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While Amazon continues to do massive amounts of business during the coronavirus pandemic, the company has also fallen short on the quick deliveries and competitive prices for which they are known. With so many quarantine consumers looking for alternatives to meet their needs, can bands capture new audiences?

Despite all the challenges brands and retailers are facing, it is also an opportunity for brands to reposition themselves in the market. “It is vital to remember that the golden rule still rings true: Think about the customer first,” said Nathan Richter, vice president of strategy and Insights at Dynamic Yield. “If organizations root their business and marketing decisions in how they can help the customer, they will fare better in the end. We have yet to see what the ‘new normal’ looks like with consumer behavior, but brands that can interact accurately and meet a different set of expectations provide the most valuable thing we as consumers can have right now: some level of certainty.”

Here, Richter talks to WWD about an emerging gap created by Amazon, disruptions in retail, opportunities for growth and how companies can effectively restructure for a post-COVID-19 world.

WWD: How has COVID-19 created a unique disruption in retail?

Nathan Richter: Disruption has come at retailers from all angles as a result of the COVID-19 crisis. In other times of disruption and downturn, there is an element of singularity in an organization’s response, in which it needs to dial down operations across the board — an organization-wide trimming. What makes the COVID-19 crisis so complex for retailers is that each part of the organization has been affected differently.

The common dilemma here is the issue of whether to close or re-architect the store experience. This initially meant ceasing most, if not all, in-store operations. Conversely, the digital side of the business is likely to see increased demand. So, the largest part of an organization’s business is grinding to a halt, while it simultaneously figures out how to increase capacity and operations on the digital side.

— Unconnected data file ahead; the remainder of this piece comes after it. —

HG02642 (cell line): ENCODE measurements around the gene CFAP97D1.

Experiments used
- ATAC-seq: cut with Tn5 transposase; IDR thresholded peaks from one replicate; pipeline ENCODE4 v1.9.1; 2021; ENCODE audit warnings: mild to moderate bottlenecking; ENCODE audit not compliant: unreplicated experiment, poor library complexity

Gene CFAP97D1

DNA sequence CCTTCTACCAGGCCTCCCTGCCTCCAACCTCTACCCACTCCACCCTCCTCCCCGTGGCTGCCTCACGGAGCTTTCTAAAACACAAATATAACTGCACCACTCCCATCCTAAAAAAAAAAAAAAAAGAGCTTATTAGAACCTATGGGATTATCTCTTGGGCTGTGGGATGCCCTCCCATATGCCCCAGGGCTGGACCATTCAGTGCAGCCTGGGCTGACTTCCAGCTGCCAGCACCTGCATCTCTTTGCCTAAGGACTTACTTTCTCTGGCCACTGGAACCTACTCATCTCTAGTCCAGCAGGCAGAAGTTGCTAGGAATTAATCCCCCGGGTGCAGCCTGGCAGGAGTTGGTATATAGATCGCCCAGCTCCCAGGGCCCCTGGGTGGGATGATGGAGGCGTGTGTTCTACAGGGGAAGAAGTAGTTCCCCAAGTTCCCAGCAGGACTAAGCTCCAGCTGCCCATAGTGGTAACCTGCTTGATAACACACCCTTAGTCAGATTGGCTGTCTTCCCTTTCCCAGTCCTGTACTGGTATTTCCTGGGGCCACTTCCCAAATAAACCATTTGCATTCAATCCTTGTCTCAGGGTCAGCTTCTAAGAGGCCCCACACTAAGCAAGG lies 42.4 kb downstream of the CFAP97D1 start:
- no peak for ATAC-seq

The other issue that we see arising directly as a result of the crisis is a shift in consumers’ merchandise demand. While there is an uptick in transactions and traffic, in many cases it is focused only on a subset of the product catalogue. Merchandisers are now in a quandary where they are managing two different catalogues: those products that are moving faster with greater demand and those that are moving slower or not at all. Organizations now need to determine how to increase capacity in certain segments of their logistics and supply chains while liquidating other parts.

WWD: Has coronavirus’ impact on Amazon created an opportunity for other retailers?

N.R.: While we know Amazon is doing a massive amount of business, they are also unable to deliver on their two usual market differentiators: price and delivery certainty.

The natural balance of their marketplace is to create low price points. The increase in demand in certain categories has had the opposite effect and we are actually seeing higher prices on standard items. This appears to be the result of now limited “vendor” suppliers, who often fulfill orders from the same manufacturer or drop shipper, and in many cases, variable pricing that will push pricing limits up if demand stays consistent.

On the shipping side, the sheer volume of orders has basically broken the Amazon Prime two-day delivery model. While part of Amazon’s inherent value is owning the delivery supply chain, the COVID-19 crisis is exposing there is a limit, at least currently, to that scale. Whether its Amazon’s warehouse safety and pick, pack and ship times that are to blame, or its last-mile van capacity from warehouse pick-up to customer door drop-off, Amazon is now providing a delivery window, which is an entirely new concept for Prime members. The capacity issue is exacerbated by Amazon’s recent policy of prioritizing its list of “essential” products for quicker delivery, which doesn’t take into account a likely customer value score that is determining customer fulfillment priority.